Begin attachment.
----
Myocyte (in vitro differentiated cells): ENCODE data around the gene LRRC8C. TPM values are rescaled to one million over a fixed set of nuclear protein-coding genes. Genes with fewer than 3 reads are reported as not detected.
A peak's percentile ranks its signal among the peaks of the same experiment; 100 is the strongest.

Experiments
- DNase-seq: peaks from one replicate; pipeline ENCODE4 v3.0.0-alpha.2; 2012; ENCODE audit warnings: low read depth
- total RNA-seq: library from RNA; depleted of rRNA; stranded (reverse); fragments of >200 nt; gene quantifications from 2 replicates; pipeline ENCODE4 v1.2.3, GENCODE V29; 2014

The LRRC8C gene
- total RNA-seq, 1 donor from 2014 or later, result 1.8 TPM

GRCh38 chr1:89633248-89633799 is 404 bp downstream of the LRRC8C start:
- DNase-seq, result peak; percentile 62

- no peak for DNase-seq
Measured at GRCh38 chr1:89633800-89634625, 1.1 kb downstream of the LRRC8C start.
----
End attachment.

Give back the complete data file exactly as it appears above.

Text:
Myocyte (in vitro differentiated cells): ENCODE data around the gene LRRC8C. TPM values are rescaled to one million over a fixed set of nuclear protein-coding genes. Genes with fewer than 3 reads are reported as not detected.
A peak's percentile ranks its signal among the peaks of the same experiment; 100 is the strongest.

Experiments
- DNase-seq: peaks from one replicate; pipeline ENCODE4 v3.0.0-alpha.2; 2012; ENCODE audit warnings: low read depth
- total RNA-seq: library from RNA; depleted of rRNA; stranded (reverse); fragments of >200 nt; gene quantifications from 2 replicates; pipeline ENCODE4 v1.2.3, GENCODE V29; 2014

The LRRC8C gene
- total RNA-seq, 1 donor from 2014 or later, result 1.8 TPM

GRCh38 chr1:89633248-89633799 is 404 bp downstream of the LRRC8C start:
- DNase-seq, result peak; percentile 62

- no peak for DNase-seq
Measured at GRCh38 chr1:89633800-89634625, 1.1 kb downstream of the LRRC8C start.